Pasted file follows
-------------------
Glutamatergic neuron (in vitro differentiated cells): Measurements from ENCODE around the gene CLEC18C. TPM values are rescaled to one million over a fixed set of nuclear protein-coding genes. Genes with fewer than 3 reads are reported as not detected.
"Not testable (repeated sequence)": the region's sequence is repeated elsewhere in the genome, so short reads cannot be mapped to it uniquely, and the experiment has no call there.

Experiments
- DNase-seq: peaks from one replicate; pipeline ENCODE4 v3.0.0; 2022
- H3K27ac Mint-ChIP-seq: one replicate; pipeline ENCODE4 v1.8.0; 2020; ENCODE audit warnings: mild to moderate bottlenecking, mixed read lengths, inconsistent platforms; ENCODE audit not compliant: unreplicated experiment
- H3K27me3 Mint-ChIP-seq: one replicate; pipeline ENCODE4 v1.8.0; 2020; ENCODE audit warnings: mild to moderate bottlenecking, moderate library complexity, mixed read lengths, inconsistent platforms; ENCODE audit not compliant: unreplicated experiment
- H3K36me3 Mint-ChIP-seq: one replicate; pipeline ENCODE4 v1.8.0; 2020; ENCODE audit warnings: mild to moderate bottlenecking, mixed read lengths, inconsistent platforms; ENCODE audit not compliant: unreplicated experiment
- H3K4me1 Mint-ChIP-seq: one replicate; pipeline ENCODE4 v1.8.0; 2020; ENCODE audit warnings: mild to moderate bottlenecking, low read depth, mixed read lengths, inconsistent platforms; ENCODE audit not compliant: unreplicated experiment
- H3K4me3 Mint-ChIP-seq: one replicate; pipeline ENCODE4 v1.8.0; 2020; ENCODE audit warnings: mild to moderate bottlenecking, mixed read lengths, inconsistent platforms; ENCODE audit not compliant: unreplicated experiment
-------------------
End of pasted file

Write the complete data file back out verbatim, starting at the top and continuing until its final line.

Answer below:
Glutamatergic neuron (in vitro differentiated cells): Measurements from ENCODE around the gene CLEC18C. TPM values are rescaled to one million over a fixed set of nuclear protein-coding genes. Genes with fewer than 3 reads are reported as not detected.
"Not testable (repeated sequence)": the region's sequence is repeated elsewhere in the genome, so short reads cannot be mapped to it uniquely, and the experiment has no call there.

Experiments
- DNase-seq: peaks from one replicate; pipeline ENCODE4 v3.0.0; 2022
- H3K27ac Mint-ChIP-seq: one replicate; pipeline ENCODE4 v1.8.0; 2020; ENCODE audit warnings: mild to moderate bottlenecking, mixed read lengths, inconsistent platforms; ENCODE audit not compliant: unreplicated experiment
- H3K27me3 Mint-ChIP-seq: one replicate; pipeline ENCODE4 v1.8.0; 2020; ENCODE audit warnings: mild to moderate bottlenecking, moderate library complexity, mixed read lengths, inconsistent platforms; ENCODE audit not compliant: unreplicated experiment
- H3K36me3 Mint-ChIP-seq: one replicate; pipeline ENCODE4 v1.8.0; 2020; ENCODE audit warnings: mild to moderate bottlenecking, mixed read lengths, inconsistent platforms; ENCODE audit not compliant: unreplicated experiment
- H3K4me1 Mint-ChIP-seq: one replicate; pipeline ENCODE4 v1.8.0; 2020; ENCODE audit warnings: mild to moderate bottlenecking, low read depth, mixed read lengths, inconsistent platforms; ENCODE audit not compliant: unreplicated experiment
- H3K4me3 Mint-ChIP-seq: one replicate; pipeline ENCODE4 v1.8.0; 2020; ENCODE audit warnings: mild to moderate bottlenecking, mixed read lengths, inconsistent platforms; ENCODE audit not compliant: unreplicated experiment